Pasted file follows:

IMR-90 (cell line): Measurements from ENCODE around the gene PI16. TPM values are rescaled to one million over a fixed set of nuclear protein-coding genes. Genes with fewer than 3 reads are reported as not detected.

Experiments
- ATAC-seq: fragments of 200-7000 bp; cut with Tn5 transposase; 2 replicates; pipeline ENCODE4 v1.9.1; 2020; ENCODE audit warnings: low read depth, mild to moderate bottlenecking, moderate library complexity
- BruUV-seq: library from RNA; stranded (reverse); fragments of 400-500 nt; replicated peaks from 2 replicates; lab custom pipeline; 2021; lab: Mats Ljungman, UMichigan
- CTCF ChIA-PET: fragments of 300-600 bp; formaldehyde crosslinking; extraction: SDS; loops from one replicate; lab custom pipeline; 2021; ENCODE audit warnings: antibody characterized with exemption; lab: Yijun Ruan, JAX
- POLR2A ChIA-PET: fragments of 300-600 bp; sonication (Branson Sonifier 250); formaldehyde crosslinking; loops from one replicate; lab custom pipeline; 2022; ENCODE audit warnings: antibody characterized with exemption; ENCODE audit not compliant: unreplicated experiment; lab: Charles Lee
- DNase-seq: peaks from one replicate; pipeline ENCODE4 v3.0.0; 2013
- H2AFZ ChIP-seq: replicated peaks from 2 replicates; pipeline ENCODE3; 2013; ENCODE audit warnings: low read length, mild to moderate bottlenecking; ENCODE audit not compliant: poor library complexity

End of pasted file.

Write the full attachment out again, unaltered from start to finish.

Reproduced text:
IMR-90 (cell line): Measurements from ENCODE around the gene PI16. TPM values are rescaled to one million over a fixed set of nuclear protein-coding genes. Genes with fewer than 3 reads are reported as not detected.

Experiments
- ATAC-seq: fragments of 200-7000 bp; cut with Tn5 transposase; 2 replicates; pipeline ENCODE4 v1.9.1; 2020; ENCODE audit warnings: low read depth, mild to moderate bottlenecking, moderate library complexity
- BruUV-seq: library from RNA; stranded (reverse); fragments of 400-500 nt; replicated peaks from 2 replicates; lab custom pipeline; 2021; lab: Mats Ljungman, UMichigan
- CTCF ChIA-PET: fragments of 300-600 bp; formaldehyde crosslinking; extraction: SDS; loops from one replicate; lab custom pipeline; 2021; ENCODE audit warnings: antibody characterized with exemption; lab: Yijun Ruan, JAX
- POLR2A ChIA-PET: fragments of 300-600 bp; sonication (Branson Sonifier 250); formaldehyde crosslinking; loops from one replicate; lab custom pipeline; 2022; ENCODE audit warnings: antibody characterized with exemption; ENCODE audit not compliant: unreplicated experiment; lab: Charles Lee
- DNase-seq: peaks from one replicate; pipeline ENCODE4 v3.0.0; 2013
- H2AFZ ChIP-seq: replicated peaks from 2 replicates; pipeline ENCODE3; 2013; ENCODE audit warnings: low read length, mild to moderate bottlenecking; ENCODE audit not compliant: poor library complexity